In the northern arid lands and other remote parts of Kenya, the Capacity Kenya project has been working with the Ministry of Health to design simple packages to attract health workers and encourage them to stay. Starting with a selected list of diverse pilot sites, the project set out to design intervention packages, implement them, and systematically evaluate their impact on health worker retention over time.
A couple of weeks ago I attended the Second Global Forum on Human Resources for Health in Bangkok, which gave me a unique opportunity to learn about the struggles, successes, and constraints of other countries. As I listened to the experiences of others and what they see as best practices, I kept thinking about what new interventions might work best in the Kenyan context. I left Bangkok with more questions than answers, and I believe the community of practice on health worker retention will continue to face challenges as we scale up beyond controlled and localized contexts.
I saw four key challenges in trying to apply the experiences of other countries to the Kenyan context:
- Most studies lacked conceptual and contextual clarity. For instance, I heard examples of retention in “rural towns,” “marginalized areas,” or rural parts of European countries, which are far better resourced than most urban centers in developing countries. In most cases, the presenters did not explain what these terms meant. Even within a country these terms have diverse interpretations and lack standardization when used in health worker retention surveys.
- Most case studies lacked insight on the challenges of mobilizing support for interventions beyond ministries of health (e.g., how ministries of education, public service, finance, as well as professional councils and other agencies could be mobilized to offer long-term support). Without sustained collaboration from other sectors, it will be difficult to sustain health workforce interventions.
- Lacking hard data, some case studies failed to show how interventions were directly attributable to health workers’ decisions to stay or leave and instead were largely descriptive.
- Sadly, a number of case studies only described plans of major intended interventions—some sounded quite ambitious and inspiring but were not at the stage of offering results or lessons that can be replicated in similar contexts. Even then, few of these intervention case studies went beyond merely describing what works to the more elaborate exploration of what makes it work.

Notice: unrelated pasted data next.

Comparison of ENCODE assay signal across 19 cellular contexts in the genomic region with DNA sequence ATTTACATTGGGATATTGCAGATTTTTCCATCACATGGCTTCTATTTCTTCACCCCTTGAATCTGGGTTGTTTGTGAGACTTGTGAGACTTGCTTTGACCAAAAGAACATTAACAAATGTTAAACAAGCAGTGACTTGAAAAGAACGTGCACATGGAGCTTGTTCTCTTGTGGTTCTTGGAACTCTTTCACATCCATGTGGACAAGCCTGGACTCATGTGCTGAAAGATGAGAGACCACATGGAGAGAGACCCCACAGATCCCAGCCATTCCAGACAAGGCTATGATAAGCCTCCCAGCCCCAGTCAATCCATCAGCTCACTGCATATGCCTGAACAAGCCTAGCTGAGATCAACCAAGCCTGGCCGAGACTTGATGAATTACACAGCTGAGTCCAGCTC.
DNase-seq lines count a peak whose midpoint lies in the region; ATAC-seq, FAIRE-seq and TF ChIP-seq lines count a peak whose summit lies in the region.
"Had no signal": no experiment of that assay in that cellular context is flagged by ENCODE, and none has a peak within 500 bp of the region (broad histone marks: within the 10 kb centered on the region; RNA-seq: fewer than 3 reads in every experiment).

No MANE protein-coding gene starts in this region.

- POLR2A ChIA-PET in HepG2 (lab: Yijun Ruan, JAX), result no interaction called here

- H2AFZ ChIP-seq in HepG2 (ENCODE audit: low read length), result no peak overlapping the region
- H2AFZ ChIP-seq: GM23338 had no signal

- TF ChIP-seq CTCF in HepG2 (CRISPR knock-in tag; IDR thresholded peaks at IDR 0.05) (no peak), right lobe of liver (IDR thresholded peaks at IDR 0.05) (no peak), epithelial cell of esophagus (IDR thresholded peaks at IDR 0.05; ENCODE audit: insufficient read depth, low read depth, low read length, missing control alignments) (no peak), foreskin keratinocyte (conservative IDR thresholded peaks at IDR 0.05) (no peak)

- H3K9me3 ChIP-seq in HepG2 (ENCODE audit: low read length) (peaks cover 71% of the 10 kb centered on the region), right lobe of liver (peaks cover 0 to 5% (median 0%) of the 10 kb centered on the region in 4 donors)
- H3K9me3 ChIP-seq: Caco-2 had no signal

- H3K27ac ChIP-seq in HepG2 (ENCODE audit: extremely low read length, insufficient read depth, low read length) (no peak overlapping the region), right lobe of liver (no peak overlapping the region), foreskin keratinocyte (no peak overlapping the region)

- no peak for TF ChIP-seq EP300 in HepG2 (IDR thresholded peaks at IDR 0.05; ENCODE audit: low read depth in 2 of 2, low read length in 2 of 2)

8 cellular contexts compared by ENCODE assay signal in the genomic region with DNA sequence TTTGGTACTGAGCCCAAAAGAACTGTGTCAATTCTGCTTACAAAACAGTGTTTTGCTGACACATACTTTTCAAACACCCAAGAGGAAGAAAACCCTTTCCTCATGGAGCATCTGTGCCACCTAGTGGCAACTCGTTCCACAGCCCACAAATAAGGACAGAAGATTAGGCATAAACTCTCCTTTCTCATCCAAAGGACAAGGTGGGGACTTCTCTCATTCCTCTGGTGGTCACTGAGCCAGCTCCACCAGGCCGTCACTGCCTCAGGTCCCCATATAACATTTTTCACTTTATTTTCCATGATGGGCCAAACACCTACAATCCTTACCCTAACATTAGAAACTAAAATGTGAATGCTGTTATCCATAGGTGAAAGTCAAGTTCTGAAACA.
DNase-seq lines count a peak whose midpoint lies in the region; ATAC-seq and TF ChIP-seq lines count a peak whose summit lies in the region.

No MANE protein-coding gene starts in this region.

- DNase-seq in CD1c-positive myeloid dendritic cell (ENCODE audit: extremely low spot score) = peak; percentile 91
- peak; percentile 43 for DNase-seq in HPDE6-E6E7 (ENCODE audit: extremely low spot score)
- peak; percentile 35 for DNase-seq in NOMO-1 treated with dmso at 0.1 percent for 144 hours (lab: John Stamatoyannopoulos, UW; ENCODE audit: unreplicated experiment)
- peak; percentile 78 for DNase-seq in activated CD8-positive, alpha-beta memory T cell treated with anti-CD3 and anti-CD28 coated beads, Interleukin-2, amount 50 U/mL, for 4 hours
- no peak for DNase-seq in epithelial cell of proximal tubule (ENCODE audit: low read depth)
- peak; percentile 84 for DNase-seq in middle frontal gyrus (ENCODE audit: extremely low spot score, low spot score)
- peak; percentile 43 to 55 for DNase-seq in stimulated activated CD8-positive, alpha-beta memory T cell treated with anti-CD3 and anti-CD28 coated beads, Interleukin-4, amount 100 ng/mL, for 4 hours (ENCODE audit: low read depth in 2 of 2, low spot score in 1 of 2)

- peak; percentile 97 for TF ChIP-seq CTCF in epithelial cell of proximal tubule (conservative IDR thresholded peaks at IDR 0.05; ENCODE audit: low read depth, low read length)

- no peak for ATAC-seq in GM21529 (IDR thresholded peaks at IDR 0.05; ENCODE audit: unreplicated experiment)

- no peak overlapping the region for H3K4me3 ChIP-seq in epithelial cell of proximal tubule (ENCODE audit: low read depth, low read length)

I think we can do better and do more. Sifting through these case studies, some clear directions came to mind about what we need to work on and what kind of research is needed in health worker retention.
- We need more rigor in designing, documenting, and evaluating retention interventions.
- We need to define a common standard for a “desirable period” of retention. The opportunity costs of prolonged high-vacancy rates are not consistent across countries and contexts.
- When studies rely heavily on external resources, as is often the case, strategic and deliberate planning is needed on how to scale up and replicate positive lessons from a proliferation of pilot initiatives around retention. Sadly, few examples exist on how to mobilize broad-based funding using sector-wide approaches.
- We need studies that analyze the relative costs compared to the benefits of retention interventions in a way that can be presented to policy-makers and encourage the scale-up of successful projects in diverse contexts.
- We need studies that apply the World Health Organization’s recommendations in ways that account for local “context” and are clear in the methodology and logic behind the “bundles of interventions selected.”
- Knowing that most desirable interventions cost much more than what most crisis countries can afford, we need studies that provide more in-depth explorations of what makes successful interventions work so countries can adapt this to local contexts and local budgets.